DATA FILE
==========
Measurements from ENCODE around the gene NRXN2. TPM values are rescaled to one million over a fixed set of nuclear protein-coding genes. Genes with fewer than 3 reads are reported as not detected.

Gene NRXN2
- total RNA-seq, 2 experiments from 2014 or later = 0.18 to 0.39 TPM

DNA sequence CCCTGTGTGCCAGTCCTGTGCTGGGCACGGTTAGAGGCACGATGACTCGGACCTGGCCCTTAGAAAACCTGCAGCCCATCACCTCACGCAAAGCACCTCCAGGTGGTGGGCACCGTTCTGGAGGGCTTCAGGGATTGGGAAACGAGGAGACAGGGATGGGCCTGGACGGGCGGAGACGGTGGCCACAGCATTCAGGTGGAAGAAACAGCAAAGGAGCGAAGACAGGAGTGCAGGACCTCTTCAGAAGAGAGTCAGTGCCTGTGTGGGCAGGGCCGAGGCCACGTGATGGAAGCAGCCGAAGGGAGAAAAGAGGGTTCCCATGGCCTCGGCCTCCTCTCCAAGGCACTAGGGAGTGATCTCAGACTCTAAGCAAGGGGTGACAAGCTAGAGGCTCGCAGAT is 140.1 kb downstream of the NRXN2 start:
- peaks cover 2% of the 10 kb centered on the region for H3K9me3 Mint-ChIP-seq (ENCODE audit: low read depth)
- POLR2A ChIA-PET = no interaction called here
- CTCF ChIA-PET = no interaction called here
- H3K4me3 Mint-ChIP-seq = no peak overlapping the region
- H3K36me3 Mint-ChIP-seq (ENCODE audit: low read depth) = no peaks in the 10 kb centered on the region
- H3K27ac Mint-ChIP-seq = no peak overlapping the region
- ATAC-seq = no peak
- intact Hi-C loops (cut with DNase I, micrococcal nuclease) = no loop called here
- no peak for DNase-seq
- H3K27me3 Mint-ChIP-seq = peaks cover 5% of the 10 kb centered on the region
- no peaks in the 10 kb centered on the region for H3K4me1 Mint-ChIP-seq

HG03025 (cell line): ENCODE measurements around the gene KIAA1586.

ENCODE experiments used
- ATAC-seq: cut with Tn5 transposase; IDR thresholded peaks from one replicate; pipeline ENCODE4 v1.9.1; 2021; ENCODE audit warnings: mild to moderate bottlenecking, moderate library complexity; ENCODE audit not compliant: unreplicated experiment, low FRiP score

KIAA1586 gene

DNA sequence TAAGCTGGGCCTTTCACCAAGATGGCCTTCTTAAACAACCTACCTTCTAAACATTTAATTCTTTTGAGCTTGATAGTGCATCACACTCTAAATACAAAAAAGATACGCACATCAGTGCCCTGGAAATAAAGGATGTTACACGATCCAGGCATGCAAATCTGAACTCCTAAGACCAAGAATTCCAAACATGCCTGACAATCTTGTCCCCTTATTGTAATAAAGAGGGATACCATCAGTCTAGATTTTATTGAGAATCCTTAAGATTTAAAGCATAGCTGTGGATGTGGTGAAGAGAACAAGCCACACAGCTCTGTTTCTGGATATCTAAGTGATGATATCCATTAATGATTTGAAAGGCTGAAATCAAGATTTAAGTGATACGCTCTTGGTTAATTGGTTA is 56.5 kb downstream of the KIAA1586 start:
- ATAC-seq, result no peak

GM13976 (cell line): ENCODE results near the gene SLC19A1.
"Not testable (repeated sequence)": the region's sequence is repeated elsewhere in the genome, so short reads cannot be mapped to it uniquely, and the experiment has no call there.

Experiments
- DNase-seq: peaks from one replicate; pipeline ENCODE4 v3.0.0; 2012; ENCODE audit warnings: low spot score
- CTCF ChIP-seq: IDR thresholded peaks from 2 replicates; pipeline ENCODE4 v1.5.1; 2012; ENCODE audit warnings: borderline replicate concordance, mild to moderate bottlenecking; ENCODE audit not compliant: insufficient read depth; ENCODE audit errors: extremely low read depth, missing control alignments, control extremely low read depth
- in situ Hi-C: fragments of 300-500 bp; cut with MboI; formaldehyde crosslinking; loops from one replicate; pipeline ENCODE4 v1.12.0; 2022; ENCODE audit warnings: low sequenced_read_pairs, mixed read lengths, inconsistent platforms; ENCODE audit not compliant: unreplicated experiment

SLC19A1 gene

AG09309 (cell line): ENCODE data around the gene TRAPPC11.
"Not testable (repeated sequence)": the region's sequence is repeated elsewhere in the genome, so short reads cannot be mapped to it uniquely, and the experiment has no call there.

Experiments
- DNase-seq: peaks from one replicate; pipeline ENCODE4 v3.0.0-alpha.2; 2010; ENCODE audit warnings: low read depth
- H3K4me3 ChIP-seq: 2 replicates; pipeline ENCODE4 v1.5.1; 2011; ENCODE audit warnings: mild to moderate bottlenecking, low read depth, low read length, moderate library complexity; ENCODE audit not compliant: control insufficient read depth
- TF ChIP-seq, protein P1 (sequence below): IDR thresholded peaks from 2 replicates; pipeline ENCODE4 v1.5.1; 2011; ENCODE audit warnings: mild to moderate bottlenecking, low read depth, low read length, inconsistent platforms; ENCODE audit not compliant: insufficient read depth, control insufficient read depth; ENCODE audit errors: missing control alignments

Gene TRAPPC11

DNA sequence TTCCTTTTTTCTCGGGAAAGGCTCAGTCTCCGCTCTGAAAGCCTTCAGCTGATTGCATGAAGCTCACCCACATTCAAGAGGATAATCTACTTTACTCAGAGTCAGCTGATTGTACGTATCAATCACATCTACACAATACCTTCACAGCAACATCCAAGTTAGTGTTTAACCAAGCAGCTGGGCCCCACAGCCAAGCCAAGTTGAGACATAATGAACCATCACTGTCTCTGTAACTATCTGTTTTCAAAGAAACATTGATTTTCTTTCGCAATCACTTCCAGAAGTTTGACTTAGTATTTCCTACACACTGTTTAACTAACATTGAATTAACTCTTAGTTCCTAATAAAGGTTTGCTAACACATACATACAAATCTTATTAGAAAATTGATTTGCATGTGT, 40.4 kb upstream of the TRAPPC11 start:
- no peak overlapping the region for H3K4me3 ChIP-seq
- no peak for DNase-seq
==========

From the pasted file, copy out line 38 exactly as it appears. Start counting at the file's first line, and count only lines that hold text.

- no peak for DNase-seq